"Jubilee!" has a cast of about 100, most of them dancers. Each dancer has a six-month, renewable contract and has to re-audition; about 10% of the company turns over twice a year. The money isn't much -- salaries average just over $30,000 a year -- but the job offers vacation and health benefits, prized commodities among the non-union productions on the Strip.
But talk to cast members and you find it's about the opportunity to actually dance. While the Cirque du Soleil shows emphasize acrobatic skill and mimed expression, "Jubilee!" is old-school, 12 shows a week of classic two-three-kick-turn, turn-turn-kick-turn choreography. That's a scarce gig in present-day Las Vegas.
Diane Booth, in the cast for 10 months, is literally scraping the ceiling of her dance opportunities. The 28-year-old Newport Beach native focused on ballet as a kid, trained at the prestigious Rock School in Philadelphia and won a Los Angeles Music Center Spotlight Award in Classical Dance in 2002, but her career in ballet was ultimately undone by her genes.
"I ended up half an inch under 6 feet. Most ballet companies want women around 5 feet, 6 inches, and if you aren't that, you stick out the wrong way. And there weren't many male dancers tall enough to partner me."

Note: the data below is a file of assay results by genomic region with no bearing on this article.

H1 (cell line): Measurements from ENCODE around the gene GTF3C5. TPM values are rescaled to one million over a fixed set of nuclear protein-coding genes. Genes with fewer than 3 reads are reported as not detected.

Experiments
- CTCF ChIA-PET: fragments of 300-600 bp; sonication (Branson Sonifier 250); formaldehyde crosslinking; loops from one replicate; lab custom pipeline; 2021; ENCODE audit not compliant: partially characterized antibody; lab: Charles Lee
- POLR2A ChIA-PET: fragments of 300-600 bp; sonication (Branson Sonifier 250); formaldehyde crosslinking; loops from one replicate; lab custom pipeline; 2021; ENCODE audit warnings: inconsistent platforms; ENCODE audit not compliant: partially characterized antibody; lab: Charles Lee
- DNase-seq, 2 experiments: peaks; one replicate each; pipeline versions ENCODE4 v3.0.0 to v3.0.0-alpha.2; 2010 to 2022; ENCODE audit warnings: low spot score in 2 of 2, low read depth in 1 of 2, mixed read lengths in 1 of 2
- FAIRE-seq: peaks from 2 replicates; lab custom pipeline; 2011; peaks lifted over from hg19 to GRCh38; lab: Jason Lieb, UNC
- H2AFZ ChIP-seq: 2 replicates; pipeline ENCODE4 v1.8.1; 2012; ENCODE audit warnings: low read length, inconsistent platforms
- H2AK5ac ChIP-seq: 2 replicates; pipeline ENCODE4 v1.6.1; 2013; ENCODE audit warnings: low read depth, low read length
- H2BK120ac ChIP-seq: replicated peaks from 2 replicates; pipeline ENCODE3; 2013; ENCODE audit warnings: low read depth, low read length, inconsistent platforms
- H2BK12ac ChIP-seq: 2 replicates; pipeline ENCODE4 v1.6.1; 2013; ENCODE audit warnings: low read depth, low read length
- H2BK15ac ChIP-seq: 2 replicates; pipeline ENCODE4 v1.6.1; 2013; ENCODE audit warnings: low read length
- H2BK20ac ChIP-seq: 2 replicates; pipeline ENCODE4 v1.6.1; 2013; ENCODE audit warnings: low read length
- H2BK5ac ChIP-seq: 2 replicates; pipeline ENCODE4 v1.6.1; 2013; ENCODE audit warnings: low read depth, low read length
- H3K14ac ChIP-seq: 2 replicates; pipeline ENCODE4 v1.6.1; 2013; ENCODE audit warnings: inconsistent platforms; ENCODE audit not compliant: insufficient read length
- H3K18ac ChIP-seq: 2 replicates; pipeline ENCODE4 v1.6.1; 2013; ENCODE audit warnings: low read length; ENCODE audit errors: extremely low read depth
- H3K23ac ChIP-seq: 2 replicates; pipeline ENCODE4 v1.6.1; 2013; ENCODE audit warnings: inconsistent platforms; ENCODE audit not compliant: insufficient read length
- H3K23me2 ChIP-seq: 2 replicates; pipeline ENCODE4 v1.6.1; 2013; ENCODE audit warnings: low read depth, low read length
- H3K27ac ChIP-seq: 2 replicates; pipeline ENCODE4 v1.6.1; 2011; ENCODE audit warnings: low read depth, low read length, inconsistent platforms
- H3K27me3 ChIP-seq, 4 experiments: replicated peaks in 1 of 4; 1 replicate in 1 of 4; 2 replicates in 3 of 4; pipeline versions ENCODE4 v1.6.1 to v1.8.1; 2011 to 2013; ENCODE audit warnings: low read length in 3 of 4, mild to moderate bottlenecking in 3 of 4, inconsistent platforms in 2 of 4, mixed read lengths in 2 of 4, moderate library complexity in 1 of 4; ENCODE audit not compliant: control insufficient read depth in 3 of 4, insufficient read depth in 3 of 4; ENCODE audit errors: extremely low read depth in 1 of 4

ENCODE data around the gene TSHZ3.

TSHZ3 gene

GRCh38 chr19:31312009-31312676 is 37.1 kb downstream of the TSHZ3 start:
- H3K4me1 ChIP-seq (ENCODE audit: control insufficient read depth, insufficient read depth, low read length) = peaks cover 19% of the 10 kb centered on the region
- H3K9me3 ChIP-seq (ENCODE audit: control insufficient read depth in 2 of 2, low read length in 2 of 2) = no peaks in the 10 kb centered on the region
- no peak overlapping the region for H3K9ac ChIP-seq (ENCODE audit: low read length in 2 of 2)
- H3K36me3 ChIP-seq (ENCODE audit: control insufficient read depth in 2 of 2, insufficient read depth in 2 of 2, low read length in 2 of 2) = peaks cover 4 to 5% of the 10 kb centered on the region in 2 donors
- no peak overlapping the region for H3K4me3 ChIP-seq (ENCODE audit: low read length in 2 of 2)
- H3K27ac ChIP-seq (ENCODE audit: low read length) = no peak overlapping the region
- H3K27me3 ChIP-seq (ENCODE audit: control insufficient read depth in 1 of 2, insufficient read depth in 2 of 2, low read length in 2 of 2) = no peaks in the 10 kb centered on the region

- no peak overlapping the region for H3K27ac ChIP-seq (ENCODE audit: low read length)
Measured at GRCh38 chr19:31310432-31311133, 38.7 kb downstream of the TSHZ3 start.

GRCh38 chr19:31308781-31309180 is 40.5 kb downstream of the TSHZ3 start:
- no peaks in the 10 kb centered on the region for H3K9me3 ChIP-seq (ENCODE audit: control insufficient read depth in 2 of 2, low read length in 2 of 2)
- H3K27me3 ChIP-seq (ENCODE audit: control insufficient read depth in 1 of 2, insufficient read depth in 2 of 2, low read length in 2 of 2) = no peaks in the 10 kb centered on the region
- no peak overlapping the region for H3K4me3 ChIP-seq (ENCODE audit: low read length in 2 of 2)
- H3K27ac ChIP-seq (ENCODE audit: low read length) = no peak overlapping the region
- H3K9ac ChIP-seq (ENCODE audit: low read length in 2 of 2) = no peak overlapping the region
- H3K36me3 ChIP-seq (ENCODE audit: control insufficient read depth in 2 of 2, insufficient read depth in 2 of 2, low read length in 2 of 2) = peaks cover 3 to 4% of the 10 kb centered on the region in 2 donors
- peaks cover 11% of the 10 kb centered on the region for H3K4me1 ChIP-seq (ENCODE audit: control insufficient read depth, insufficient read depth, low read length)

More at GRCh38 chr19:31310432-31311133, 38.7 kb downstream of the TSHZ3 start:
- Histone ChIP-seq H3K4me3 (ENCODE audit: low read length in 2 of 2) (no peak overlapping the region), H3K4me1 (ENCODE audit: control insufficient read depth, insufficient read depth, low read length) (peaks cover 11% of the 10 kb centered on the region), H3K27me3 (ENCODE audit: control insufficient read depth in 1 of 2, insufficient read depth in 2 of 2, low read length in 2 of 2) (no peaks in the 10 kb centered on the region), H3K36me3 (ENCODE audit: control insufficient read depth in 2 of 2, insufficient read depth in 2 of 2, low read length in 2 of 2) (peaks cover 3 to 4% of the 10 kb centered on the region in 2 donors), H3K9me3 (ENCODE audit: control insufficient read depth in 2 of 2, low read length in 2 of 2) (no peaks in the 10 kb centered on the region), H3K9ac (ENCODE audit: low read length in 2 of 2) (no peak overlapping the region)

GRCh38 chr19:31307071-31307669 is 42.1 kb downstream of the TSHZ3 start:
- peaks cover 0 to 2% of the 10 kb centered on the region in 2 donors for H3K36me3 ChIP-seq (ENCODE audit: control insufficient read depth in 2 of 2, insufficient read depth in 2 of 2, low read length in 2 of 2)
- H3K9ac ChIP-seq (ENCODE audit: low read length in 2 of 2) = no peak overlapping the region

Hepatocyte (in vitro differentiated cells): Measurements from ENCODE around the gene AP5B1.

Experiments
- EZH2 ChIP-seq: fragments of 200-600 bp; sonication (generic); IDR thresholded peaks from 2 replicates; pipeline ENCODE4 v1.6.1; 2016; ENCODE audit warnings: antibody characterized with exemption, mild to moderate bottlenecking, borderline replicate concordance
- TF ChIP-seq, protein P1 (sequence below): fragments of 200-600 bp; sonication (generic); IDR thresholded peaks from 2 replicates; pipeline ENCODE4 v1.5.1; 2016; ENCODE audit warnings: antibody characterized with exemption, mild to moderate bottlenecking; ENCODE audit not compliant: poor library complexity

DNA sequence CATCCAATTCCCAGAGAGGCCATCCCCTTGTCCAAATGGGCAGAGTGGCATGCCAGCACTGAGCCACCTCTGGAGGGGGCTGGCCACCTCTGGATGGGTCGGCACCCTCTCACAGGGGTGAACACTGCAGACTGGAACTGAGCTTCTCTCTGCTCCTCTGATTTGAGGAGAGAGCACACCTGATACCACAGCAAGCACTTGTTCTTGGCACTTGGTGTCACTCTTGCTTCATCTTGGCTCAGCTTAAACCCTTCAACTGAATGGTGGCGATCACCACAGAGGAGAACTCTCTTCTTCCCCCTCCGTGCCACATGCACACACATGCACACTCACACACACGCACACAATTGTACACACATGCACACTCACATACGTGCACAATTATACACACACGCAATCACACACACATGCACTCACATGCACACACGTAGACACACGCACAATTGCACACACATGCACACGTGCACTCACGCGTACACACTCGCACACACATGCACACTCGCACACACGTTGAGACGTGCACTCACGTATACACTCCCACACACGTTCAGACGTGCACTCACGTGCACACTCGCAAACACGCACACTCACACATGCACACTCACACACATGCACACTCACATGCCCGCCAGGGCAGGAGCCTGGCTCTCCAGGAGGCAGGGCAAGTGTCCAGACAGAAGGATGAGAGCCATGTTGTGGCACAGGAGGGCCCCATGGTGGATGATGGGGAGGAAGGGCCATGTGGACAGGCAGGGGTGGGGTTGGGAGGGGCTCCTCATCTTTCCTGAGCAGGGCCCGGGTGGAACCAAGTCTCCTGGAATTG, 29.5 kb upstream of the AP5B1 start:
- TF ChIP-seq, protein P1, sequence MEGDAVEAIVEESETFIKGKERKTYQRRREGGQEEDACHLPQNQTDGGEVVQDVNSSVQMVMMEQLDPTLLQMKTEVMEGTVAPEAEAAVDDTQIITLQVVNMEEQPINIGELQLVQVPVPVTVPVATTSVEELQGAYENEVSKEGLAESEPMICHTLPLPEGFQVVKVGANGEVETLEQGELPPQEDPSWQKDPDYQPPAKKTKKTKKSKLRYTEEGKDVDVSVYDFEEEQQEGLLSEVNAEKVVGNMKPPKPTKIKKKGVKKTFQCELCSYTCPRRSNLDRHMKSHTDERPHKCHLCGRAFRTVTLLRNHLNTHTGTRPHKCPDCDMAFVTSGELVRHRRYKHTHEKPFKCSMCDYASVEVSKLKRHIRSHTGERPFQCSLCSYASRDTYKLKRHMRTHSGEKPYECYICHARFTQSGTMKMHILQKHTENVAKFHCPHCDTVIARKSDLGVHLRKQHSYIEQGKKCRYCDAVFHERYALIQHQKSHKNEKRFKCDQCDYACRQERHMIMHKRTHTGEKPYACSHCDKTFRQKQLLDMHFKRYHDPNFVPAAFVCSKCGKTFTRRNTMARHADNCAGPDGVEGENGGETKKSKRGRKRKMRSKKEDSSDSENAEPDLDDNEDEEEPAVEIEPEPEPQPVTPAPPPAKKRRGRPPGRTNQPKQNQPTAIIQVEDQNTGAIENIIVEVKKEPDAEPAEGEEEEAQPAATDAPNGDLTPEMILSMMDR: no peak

After graduating from Indiana University, Booth was hired by Ballet West in Utah, which had a reputation for preferring taller dancers. But a regime change there in 2007 brought out the tape measure, and she was cut from the company. She knew that leggy was more than OK in a Las Vegas revue and aced an audition call for "Jubilee!" -- goodbye leotards, hello glamour.
Appearing topless doesn't faze her, but going out on 3-inch heels and balancing heavy headdresses that often weigh more than 20 pounds can lead to an experience she doesn't want to repeat.
"I've only been down once," Booth said. "I was in my pink-and-orange costume in the opening number. I fell front and center, and it felt like it was in slow motion and a long way down, but I popped up pretty quickly. It's a little bit humiliating, and I really focus on my movements to avoid it happening again."
-- Christopher SmithCopyright © 2015, Los Angeles Times